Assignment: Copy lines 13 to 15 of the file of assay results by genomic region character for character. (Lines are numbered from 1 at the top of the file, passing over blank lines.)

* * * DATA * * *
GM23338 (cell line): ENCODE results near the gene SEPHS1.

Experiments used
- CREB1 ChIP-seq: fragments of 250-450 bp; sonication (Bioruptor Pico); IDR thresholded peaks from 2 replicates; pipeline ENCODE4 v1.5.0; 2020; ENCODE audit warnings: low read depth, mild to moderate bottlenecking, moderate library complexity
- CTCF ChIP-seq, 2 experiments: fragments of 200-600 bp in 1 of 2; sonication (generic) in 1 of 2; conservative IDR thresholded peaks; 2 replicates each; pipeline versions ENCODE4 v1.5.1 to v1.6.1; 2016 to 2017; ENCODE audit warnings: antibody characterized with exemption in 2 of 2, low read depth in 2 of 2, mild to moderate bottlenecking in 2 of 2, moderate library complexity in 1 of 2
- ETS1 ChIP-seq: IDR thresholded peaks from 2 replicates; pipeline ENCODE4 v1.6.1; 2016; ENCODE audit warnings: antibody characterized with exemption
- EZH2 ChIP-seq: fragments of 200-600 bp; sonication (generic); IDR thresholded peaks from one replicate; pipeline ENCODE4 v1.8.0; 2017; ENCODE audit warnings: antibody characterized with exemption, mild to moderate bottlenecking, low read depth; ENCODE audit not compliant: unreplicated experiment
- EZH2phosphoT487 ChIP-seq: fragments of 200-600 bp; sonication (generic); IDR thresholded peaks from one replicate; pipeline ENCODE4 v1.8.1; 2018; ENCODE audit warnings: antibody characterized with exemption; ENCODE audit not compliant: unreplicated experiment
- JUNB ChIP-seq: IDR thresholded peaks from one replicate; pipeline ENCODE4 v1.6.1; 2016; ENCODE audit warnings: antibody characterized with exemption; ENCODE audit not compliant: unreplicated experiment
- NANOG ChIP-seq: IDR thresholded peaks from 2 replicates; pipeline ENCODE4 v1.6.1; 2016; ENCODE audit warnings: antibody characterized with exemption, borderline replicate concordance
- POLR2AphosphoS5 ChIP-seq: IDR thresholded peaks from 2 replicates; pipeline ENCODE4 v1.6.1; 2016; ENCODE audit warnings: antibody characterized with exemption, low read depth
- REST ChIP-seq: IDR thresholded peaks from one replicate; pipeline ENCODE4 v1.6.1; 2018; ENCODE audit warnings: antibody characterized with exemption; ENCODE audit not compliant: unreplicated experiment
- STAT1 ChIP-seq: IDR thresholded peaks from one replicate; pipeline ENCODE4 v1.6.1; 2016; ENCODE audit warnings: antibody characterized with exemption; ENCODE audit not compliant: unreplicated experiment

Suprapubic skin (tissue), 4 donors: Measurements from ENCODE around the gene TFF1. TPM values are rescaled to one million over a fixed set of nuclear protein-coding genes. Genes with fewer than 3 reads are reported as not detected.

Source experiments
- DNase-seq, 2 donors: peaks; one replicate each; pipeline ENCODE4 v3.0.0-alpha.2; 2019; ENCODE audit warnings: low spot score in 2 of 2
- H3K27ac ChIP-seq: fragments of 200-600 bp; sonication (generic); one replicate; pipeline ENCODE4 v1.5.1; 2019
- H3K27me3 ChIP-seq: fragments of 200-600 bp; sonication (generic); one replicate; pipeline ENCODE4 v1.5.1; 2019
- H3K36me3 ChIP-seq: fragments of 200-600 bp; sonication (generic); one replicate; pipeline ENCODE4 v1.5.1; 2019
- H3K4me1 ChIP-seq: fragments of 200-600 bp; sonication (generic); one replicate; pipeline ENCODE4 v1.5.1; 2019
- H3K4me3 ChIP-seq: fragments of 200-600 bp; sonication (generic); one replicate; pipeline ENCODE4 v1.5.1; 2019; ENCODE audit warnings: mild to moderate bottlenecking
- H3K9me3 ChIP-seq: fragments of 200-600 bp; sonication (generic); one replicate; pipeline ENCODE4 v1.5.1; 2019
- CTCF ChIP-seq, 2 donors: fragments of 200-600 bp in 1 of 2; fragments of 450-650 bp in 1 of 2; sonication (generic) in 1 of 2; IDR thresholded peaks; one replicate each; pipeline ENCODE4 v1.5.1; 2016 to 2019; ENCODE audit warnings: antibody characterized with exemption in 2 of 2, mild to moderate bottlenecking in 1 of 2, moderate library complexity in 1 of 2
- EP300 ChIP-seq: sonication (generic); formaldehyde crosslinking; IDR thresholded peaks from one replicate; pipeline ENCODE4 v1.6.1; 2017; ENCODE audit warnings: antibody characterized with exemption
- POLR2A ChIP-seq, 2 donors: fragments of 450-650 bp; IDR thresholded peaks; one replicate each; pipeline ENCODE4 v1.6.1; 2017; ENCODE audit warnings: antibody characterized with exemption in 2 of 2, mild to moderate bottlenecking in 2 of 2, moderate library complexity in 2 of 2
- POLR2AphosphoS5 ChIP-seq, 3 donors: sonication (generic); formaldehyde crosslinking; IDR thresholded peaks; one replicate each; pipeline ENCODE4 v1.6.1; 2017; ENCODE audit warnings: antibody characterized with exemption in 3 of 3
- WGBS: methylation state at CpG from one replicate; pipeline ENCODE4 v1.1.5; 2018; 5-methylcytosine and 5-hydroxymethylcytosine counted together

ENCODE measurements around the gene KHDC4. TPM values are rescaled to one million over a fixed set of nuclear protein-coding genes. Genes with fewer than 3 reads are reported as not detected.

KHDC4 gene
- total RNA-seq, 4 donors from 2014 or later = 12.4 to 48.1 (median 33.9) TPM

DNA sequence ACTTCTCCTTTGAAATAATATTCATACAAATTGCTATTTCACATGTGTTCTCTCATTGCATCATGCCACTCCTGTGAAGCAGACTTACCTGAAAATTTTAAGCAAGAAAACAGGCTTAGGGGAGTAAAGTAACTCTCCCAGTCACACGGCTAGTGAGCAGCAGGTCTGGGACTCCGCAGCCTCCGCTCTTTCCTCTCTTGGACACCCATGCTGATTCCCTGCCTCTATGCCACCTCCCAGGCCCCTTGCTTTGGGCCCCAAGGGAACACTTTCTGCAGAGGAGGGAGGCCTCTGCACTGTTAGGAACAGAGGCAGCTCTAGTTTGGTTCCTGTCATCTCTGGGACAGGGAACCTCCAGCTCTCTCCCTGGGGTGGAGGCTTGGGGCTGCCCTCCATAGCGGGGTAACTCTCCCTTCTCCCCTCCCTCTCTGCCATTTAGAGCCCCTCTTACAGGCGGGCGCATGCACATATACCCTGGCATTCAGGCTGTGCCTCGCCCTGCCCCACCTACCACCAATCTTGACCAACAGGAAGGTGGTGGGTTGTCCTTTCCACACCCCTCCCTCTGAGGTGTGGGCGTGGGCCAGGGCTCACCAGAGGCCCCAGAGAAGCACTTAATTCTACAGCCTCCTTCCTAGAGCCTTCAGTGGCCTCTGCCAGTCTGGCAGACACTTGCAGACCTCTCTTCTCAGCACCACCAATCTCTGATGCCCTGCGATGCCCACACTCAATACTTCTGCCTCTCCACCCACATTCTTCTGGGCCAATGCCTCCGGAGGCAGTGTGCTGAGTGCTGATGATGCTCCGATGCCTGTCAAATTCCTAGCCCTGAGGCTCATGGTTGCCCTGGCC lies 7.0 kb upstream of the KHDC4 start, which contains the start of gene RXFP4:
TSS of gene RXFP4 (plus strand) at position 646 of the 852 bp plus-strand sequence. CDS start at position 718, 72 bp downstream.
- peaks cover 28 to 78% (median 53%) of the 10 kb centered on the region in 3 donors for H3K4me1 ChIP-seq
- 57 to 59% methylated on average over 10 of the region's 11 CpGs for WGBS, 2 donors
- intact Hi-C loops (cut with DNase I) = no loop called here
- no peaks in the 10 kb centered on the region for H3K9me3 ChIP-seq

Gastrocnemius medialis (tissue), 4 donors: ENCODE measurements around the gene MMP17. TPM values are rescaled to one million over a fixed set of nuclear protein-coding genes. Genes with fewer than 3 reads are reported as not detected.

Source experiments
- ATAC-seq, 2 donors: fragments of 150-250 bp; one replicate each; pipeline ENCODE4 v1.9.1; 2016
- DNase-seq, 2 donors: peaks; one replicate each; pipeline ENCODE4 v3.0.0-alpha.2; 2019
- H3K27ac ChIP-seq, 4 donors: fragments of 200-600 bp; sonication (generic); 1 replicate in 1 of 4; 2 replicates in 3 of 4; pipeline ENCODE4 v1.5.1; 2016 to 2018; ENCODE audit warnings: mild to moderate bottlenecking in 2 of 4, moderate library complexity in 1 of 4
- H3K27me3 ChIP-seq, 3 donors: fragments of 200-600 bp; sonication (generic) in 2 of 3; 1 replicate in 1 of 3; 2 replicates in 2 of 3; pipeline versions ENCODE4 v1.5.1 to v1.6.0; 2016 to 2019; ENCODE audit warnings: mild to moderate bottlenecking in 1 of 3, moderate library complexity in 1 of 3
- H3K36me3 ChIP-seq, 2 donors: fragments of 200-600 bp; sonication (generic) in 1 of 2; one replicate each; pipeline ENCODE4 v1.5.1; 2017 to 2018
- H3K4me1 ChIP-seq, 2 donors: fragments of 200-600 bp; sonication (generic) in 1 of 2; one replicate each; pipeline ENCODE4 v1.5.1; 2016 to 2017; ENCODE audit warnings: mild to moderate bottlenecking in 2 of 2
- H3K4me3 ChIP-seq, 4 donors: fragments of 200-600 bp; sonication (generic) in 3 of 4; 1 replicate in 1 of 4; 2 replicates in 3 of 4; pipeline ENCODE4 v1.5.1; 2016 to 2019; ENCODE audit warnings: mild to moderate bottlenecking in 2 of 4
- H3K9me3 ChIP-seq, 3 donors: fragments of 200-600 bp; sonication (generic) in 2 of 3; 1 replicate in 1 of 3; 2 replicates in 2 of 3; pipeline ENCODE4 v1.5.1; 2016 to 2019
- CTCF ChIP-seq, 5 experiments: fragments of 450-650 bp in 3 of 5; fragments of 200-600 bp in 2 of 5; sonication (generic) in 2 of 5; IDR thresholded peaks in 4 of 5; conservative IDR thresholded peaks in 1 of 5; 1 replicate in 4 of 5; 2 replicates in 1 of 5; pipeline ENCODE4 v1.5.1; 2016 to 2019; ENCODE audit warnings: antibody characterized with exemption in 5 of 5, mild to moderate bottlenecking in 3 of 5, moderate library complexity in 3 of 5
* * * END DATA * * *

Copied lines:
Suprapubic skin (tissue), 4 donors: Measurements from ENCODE around the gene TFF1. TPM values are rescaled to one million over a fixed set of nuclear protein-coding genes. Genes with fewer than 3 reads are reported as not detected.

Source experiments
- DNase-seq, 2 donors: peaks; one replicate each; pipeline ENCODE4 v3.0.0-alpha.2; 2019; ENCODE audit warnings: low spot score in 2 of 2